Depression frequently raises difficult questions: What is happening? Why is this happening? And what is one to do amid such pain? To aid us as we navigate depression’s big questions, Coblentz will introduce one theological resource—an understanding of depression as a wilderness experience—and explore its implications for Christian interpretations of and responses to life with depression.
Dr. Elizabeth Antus
Suicide rates in the U.S. have risen steadily over the past several decades, and many Catholics feel at this point that simply condemning it from a faith perspective is not helpful. Now that there is a greater awareness of mental illness and suicidal distress than there was in the past, it is crucial that Catholics understand these lived experiences and lovingly support people who are struggling with their mental health. In this talk, Antus will draw upon her own experiences as a suicide loss survivor and as a family member of people with severe mental illness in order to outline what this new understanding should look like and how Catholics can offer their support. Ultimately, embracing people struggling with mental health issues is one of the most important things that Catholics can do in light of their faith commitments.
Fr. Steven Bell, CSP
With displaced anger, embodied fear, social anxiety, emotional isolation, and spiritual desolation all on the rise, our American society is heading toward an ominous crossroad that holds in the balance our care and regard of self and community. Informed by his own struggles with these experiences, Bell will seek to surface tactical means of moving through the struggles of mental anguish in order to develop strategic ways of living and being healthier with greater agility and awareness, self-care, and God-centered dependence in this time of post-pandemic malaise.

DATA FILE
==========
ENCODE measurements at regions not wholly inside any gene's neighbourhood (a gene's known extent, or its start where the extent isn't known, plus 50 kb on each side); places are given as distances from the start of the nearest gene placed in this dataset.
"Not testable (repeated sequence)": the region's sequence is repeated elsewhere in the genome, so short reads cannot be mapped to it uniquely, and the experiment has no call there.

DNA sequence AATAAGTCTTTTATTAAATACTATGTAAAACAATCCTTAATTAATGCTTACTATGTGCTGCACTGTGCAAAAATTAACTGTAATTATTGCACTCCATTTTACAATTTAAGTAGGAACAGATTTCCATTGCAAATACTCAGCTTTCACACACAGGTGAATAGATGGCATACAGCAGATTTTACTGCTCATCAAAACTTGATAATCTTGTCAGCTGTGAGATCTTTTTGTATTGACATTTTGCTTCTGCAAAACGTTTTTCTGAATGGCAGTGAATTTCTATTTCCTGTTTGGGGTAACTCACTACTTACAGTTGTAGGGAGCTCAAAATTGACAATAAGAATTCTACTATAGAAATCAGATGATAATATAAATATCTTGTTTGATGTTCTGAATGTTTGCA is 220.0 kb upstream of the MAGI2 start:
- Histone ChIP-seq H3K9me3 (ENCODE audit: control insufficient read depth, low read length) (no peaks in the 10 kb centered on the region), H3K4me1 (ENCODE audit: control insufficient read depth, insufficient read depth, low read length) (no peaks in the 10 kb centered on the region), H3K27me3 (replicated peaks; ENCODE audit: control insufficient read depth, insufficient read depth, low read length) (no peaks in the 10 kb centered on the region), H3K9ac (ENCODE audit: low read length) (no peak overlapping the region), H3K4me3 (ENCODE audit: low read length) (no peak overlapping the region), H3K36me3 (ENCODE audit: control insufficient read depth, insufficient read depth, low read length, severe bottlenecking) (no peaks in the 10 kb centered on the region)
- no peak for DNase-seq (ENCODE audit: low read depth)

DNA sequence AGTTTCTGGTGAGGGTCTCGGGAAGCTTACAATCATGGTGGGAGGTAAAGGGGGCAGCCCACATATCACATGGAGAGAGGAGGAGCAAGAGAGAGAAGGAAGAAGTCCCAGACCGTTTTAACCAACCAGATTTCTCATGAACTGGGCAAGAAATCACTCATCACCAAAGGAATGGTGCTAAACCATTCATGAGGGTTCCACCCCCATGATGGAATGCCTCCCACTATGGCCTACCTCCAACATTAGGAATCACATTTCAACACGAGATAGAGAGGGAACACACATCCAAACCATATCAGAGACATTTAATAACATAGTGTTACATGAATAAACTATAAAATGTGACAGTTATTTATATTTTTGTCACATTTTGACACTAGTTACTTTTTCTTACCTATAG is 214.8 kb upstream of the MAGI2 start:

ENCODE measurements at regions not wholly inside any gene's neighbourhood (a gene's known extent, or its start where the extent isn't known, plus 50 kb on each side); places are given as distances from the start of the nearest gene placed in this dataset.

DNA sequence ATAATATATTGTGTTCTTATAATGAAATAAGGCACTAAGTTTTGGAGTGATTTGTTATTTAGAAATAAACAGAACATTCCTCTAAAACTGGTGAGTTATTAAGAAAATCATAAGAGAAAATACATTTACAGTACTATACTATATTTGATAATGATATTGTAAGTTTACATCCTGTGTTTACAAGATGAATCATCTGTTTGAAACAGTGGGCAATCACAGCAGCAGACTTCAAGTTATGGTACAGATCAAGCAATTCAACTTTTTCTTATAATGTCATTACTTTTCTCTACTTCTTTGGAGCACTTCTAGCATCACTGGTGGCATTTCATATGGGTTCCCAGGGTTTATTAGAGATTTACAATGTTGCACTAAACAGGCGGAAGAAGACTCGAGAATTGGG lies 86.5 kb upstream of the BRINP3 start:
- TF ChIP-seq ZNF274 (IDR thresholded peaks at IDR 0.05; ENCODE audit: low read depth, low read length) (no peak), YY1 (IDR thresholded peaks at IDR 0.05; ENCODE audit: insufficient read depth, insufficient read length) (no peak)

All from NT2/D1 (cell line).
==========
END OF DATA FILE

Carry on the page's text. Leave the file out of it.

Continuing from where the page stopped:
Approximate schedule for the event, subject to adjustment:
Friday 6:30 – 9 – snacks will be available after the prayer service
6:30 – 6:40 Welcome and Overview
6:40 – 7:10 Prayer Service
7:20 – 8:45 Opening conversation by presenters with time for attendees contributions to the conversation touching on topics such as:
- What brought you to this work?
- Why, as Christians, should we care about mental health?
- What does a Christian perspective bring to conversations and other efforts to address mental health?
8:45 – 9:00 Closing Comments for Evening and Closing Prayer/Song
Saturday 10 – 3:30 – snacks and coffee/tea/water will be available
10:00-10:15 – Welcome and Opening Prayer/Song
10:15 – 10:45 Elizabeth Antus talk
10:45 – 11:00 Break/personal reflection
11:00 – 11:30 Jessica Coblentz talk
11:30-11:45 Break/personal reflection
11:45 – 12:15 Steven Bell talk
12:15 – 1:30 Personal reflection/lunch
Folks who brown bag are welcome to eat at the Center.
Folks who go out can choose to bring food back to eat at the Center.
1:30 – 2:45 TBD – Break out groups or a panel conversation with presenters and attendees, including closing conversation/remarks
2:45 – 3:30 Closing prayer service with opportunity for sacramental anointing/non-sacramental blessing/prayer